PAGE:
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December 5, 2022

Red wines are on the move in Bordeaux

Today’s Bordeaux red wines are the result of the implementation of modern methods coupled with the vision of forward-thinking winemakers. The goal: to create contemporary, fruity red wines with less tannins.

girl drinking red wine in the vineyardAlongside revisited, more accessible classics, unexpectedly creative cuvées are also flourishing, crafted with old or newly-authorised grape varieties, single-variety or cuvée bordelaise, vegan and sulphur-free, vinified in the classic way in wood or in amphora. This is in response to the new demands of wine drinkers across the globe, all while maintaining the unmistakable identity of the Bordeaux terroir.

The region has also taken great strides in terms of social responsibility, as seen by its commitment to ethical and regenerative viticulture. Today, 75% of the Bordeaux vineyard is certified by an environmental programme, a significant increase on 2014, when the figure was only 35%.

For many years, of the six red grape varieties permitted in Bordeaux, it was mainly the wines made with Cabernet Sauvignon, Merlot and Cabernet Franc that attracted consumer interest, but this is changing and is reflected in blends where Petit Verdot, Carménère and Malbec, which have always been indigenous to Bordeaux, are making a strong comeback. Although they remain secondary, these grape varieties represent the largest share of new plantings, having doubled in size over the last 20 years to 3,411 hectares.

Additionally, in response to climate change, the range of red grape varieties was further expanded in 2021, with four new varieties authorised: Arinarnoa, Castets, Marselan and Touriga Nacional. These varieties have been specially selected to maintain the style of Bordeaux wines in the face of the challenges brought on by climate change, such as increased temperatures, prolonged heat waves and shorter maturation cycles. These new grape varieties are limited to 5% of the planted vineyard area. The final cuvée must not contain more than 10%, in order to maintain the profile of Bordeaux wines.

Contemporary red wines are not only the result of the introduction of old or new grape varieties or even the choice to work with a single variety. They are also the fruit of the creativity and experimentation of the winegrowers in the vineyards and in the cellar.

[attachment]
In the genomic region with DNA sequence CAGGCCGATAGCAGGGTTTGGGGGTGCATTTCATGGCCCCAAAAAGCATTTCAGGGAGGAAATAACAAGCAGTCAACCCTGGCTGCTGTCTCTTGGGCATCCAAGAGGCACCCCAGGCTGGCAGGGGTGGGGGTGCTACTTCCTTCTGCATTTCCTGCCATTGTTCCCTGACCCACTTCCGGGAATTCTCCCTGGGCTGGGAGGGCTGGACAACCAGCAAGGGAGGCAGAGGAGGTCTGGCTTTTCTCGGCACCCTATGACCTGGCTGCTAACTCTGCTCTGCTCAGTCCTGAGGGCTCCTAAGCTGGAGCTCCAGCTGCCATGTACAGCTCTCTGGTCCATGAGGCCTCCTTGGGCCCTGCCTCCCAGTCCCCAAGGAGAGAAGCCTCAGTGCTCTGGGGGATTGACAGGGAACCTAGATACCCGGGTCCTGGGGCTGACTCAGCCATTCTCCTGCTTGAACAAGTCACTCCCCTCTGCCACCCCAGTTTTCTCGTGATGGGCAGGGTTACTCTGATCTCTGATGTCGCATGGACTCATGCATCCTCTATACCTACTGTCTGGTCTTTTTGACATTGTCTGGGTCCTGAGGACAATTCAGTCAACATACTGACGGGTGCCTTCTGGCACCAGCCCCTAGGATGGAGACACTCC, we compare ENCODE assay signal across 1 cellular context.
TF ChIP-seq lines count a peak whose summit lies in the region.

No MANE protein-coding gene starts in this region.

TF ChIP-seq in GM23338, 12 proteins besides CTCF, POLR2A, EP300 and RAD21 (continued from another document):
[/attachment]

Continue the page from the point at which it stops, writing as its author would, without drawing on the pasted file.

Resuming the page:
In order to preserve the purity of the grapes, shorter maceration times, gentler extraction methods and spontaneous fermentations are used. Modified fermentation methods, as well as the return of large wooden barrels and other containers such as amphorae and concrete vats, create wine profiles that are very close to the terroir. “Less is more” for many winemakers whose approach minimises intervention.

Respect for the terroir is deeply rooted in Bordeaux’s wine culture. The meticulous management of the different parcels, which forms the basis of this approach, leads to micro-vinifications, the only way to preserve the characteristics of each parcel.

For the red wines, the work with gravity also plays a central role, so as to treat the wines as carefully as possible so that they reflect the terroir of origin while remaining affordable.

Friends who drink wine at the tableIn response to growing consumer demand, more and more Bordeaux producers are offering sulphur-free and vegan wines. Sulphites (or sulphur) guarantee the preservation of a wine. However, today, some winemakers offer wines with “no added sulphites”, as the fermentation process produces them naturally. Vegan wines are made up of 100% plant components, with only vegetable products made from peas, wheat or potatoes used to filter the wine.

All these changes are often accompanied by new design, sometimes breaking with tradition, another expression of the winemakers’ creativity. Look out for vintages with original names, modern, colourful and sometimes off-beat, eco-designed labels, which have been designed to spark consumers’ curiosity. New, lighter bottles, which are not always in the traditional Bordeaux bottle shape, are also increasingly being used, allowing for a positive impact on the carbon footprint.

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Words on Wine with Julia Oudill